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Caluser2000
November 24th, 2012, 09:07 PM
Thought I'd start a dedicated thread for my HP3216 slimline PC, the type used in a corporate setting a decade or so ago. Basicly it has built-in everything, with P200mmx cpu, apart from a nic . The riser has one pci and 2 isa slots. This machine was in bits, with components ready for the skip. Asked if i could have it-no probs was the answer. After a bit of searching I found the cover, the fdd, some ram and the riser.

Got it home, installed a hdd, pci nic and cdrom. Initially it ran win95c. Eventually I tried a few Linux distros. In the end I settled on RH7.3. It's been running that ever since. If it ain't broke and all that...... It picked up all the hardware without dramas at all. And I mean everything. I've set SAMBA but so file transfers are really no fuss with my XP box. OK I can ftp bla bla bla but I don't need to. I got rid of all the nautilus crap because it bogged the machine down in X. The machine runs smoothly with a few selected Gnome 1.4 apps, text apps and Window Maker. Nice big buttons for the grand kids to click on you see. Opera 8.5 does the biz as far as email and web browsing goes.

Hadn't had a play with it for while, what with being inundated with 3/486s and RiscPC related stuff lately. Anyway I just managed to get hold of a HP branded cdr/w which looks better than the beige cdrom it replaced. Thought I'd give it treat and add some more vram. Had a dig though my pci card box and found a s3 card with a couple of socketed chips. Didn't have the proper tool so used the finger cleaning hook on the nail clippers to take them out. Fitted the chips to the sockets on the mobo, switched to another consol logged in as root typed ran the X configuration util, exited back. Restarted X and now a much more useful desktop area. Goody. Now set for another decade......

Edit- it was a toss up whether to put this in the pentium or *nix area. It is a dedicated Linux box so I thought this area was more appropriate. Mods feel free to move it if you wish.

tingo
November 26th, 2012, 01:34 PM
Pictures?

Chuckster_in_Jax
November 30th, 2012, 08:34 AM
I tried searching for this model and can only get references to a DV6-3216 laptop.

Pictures would be nice.

Caluser2000
November 30th, 2012, 01:00 PM
Pic below as requested. It's a nice tidy wee unit. Quite solid and never missed a beat in the time I've had it.

Who can guess the background image?

Chuckster_in_Jax
November 30th, 2012, 01:59 PM
Nice. Thanks for posting the pics.

The background looks like a satellite image of North America with a major storm hitting the east coast. Is it Sandy?

Caluser2000
November 30th, 2012, 02:23 PM
Here's a screen dump of the desktop. It's quite an old picture. There was a whole series of space related ones by a Jim Varner(sp)?

Caluser2000
April 26th, 2014, 03:25 PM
It's been over a year or so since I've posted about this old beasty so here goes. Last night I dragged out an old WD 4 gig drive and had a go at trying Fadora Core 4 on to compare it to the current RH 7.3 install that's been on the beasty for a number of years now.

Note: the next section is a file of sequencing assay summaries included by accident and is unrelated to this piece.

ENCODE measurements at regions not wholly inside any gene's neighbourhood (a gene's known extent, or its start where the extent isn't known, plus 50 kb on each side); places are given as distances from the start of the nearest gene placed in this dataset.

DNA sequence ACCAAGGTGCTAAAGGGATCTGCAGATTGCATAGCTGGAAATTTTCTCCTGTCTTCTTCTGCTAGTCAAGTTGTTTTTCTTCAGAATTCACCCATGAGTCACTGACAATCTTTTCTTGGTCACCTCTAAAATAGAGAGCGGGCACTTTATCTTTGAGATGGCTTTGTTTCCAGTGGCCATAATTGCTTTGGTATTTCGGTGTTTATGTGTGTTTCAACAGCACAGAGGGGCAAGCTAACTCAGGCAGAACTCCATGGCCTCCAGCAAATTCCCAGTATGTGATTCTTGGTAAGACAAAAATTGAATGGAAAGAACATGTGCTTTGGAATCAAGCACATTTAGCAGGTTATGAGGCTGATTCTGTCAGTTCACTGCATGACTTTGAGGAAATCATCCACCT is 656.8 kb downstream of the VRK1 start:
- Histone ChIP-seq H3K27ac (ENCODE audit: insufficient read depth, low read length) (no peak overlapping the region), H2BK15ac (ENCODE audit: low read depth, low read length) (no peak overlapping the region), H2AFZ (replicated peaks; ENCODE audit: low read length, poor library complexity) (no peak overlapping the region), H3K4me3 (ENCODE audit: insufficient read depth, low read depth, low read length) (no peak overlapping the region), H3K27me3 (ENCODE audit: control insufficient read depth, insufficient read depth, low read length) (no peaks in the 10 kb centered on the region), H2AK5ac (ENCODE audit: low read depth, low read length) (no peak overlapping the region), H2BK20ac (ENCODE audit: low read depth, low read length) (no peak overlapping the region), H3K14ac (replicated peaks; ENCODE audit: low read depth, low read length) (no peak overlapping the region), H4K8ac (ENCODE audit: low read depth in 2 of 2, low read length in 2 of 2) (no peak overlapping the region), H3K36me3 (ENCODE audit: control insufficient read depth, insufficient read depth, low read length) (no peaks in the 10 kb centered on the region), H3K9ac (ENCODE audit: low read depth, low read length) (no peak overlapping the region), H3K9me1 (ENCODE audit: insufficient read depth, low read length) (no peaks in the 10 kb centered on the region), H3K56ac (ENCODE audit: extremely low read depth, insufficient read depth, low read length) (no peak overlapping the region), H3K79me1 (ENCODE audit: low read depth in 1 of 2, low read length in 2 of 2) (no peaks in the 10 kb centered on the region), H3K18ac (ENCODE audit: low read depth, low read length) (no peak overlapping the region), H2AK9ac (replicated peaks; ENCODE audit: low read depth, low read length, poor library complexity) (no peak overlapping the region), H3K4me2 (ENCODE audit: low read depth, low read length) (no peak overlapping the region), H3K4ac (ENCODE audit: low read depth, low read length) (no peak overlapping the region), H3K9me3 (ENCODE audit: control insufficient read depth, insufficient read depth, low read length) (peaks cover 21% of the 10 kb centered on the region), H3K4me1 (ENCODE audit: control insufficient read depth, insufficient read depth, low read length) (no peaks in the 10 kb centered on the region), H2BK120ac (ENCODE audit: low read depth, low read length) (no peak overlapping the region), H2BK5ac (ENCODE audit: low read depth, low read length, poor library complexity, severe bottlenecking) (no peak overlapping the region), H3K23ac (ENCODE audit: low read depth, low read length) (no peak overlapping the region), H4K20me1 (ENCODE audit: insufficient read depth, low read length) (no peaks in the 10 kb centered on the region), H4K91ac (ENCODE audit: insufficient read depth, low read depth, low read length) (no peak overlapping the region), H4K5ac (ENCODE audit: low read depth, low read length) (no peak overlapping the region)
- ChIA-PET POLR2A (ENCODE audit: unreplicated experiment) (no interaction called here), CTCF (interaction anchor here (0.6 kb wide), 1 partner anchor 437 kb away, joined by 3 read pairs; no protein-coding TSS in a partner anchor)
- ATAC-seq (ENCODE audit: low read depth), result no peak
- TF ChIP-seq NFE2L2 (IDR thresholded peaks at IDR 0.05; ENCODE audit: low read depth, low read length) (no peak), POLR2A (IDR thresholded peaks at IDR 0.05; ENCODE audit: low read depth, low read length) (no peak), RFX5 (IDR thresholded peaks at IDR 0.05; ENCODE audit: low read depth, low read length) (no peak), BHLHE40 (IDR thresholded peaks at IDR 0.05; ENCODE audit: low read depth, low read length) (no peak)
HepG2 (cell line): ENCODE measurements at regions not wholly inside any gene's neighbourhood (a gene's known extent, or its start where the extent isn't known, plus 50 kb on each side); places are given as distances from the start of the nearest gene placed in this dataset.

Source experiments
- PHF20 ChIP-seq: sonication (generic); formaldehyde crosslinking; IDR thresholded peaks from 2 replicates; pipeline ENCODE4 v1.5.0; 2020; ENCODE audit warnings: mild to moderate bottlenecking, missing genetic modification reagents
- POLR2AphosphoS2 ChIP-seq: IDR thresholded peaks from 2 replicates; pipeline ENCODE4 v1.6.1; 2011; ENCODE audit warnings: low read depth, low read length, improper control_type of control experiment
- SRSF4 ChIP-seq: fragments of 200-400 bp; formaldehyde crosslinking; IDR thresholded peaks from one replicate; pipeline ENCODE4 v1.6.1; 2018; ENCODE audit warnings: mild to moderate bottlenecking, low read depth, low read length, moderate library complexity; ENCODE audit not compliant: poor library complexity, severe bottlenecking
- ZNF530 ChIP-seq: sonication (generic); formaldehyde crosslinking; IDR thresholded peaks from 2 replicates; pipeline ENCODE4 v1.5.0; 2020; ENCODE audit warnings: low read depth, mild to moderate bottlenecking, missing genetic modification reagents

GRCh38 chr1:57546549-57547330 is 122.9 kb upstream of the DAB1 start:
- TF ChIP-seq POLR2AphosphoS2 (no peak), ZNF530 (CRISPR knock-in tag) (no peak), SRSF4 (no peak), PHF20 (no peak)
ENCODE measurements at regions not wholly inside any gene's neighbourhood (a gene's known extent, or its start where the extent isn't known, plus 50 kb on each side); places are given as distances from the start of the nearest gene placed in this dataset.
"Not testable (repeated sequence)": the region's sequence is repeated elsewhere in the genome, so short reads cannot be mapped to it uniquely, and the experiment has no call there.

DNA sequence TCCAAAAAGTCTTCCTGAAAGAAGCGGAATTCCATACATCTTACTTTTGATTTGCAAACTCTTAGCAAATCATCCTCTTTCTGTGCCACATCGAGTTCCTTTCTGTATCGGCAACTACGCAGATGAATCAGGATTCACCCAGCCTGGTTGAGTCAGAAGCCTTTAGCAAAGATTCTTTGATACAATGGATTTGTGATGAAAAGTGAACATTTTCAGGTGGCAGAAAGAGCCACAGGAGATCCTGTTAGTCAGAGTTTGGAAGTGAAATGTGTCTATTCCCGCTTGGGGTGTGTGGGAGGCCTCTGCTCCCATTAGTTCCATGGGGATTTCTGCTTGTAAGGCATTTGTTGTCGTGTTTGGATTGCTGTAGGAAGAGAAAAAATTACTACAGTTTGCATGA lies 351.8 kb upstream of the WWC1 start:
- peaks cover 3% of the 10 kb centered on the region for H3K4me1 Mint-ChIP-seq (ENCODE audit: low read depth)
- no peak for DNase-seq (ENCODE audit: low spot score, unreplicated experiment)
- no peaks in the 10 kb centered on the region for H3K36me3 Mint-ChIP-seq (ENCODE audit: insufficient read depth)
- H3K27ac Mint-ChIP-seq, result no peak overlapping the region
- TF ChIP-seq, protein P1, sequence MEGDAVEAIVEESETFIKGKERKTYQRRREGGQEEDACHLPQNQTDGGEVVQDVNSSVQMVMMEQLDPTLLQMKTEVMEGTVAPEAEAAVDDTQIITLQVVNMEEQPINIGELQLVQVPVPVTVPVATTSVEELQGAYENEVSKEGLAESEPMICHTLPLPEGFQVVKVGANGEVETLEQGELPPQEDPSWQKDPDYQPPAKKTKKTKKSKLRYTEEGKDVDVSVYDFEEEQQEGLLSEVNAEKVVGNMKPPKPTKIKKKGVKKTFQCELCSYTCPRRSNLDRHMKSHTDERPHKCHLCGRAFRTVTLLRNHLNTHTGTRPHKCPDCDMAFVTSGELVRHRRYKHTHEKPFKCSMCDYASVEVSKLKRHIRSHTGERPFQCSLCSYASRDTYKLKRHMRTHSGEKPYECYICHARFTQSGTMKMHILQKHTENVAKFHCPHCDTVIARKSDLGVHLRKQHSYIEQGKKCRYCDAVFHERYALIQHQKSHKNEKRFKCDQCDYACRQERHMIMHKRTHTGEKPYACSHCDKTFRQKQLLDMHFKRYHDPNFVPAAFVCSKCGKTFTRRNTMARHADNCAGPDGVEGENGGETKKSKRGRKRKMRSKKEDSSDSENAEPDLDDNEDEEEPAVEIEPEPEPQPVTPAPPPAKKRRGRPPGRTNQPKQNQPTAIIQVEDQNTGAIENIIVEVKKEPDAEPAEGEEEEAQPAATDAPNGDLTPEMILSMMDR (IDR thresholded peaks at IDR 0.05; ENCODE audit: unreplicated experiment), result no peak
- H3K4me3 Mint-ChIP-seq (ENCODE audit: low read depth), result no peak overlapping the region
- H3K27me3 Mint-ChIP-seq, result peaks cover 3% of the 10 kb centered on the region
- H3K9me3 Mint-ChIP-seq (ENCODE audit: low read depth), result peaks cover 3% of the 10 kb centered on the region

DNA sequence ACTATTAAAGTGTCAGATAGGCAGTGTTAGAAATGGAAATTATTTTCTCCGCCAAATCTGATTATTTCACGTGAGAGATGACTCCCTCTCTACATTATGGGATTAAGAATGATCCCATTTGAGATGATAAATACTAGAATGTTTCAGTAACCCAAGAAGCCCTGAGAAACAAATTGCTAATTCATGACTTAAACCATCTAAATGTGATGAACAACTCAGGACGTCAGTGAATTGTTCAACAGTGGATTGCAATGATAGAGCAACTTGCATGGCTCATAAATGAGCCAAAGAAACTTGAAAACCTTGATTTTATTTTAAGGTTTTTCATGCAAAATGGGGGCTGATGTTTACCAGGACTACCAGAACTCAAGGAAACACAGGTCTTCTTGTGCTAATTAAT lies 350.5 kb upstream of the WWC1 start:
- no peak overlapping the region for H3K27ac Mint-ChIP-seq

Did a custom install, which took around one and a half hours to do its thing. Yes I installed X, Gnome and XFCE4. Apart from the network card, which was a Tulip nic, everything went swimmingly. I had a 3com card laying on the dresser so replaced the Tulip with that and networking sorted. I forgot to deselect OpenOffice during the installation so that was the first thing to remove. Installation would have been quite a bit quicker with it not selected. It freed up 640megs of disk space in doing so.

Using X is not as traumic as some would make out and probably better than using XP on the same box ;)

Pulled all the Gnome apps into XFCE4 by using a program called menumaker, mmaker is the executable. It's available at sourcefourge and as an i586.rpm elsewhere. It didn't take long to find at all. I installed menumaker-0.99.7-5bP.i586.rpm just using the gui tools.

As user run mmaker -f xfce4 in a terminal
This creates a file in a directory /home/username/.config/xfce4/desktop/ called menu.xml
Copy this file to /home/username/.xfce4/settings
Bingo! Access to all programs.
Ran "switchdesk xfce" in a terminal to set XFCE4 as the default DE


First impressions compared to using RH 7.3:

Fonts look a damn sight better.
Not the disk thrashing or 100% cpu usage using FireFox like there was using Opera.
XFCE4 runs quite nicely and appears only slightly slower than Window Maker.
Gnome2 isn't too bad. I was expecting a lot worse performance.
Tight integration of gui tools for various * nix type archives.
USB stick auto mounts and available for viewing in Nautalus so no cli mounting required.
Veiwing pdfs is a breeze as is veiwing jpgs and the like.

Ok it's no speed demon but if you want to give a *nix system a go on a similar specced system it seems to do the job quite nicely. Using 128megs of ram on this machine btw with 2 meg video ram.

Caluser2000
April 26th, 2014, 11:27 PM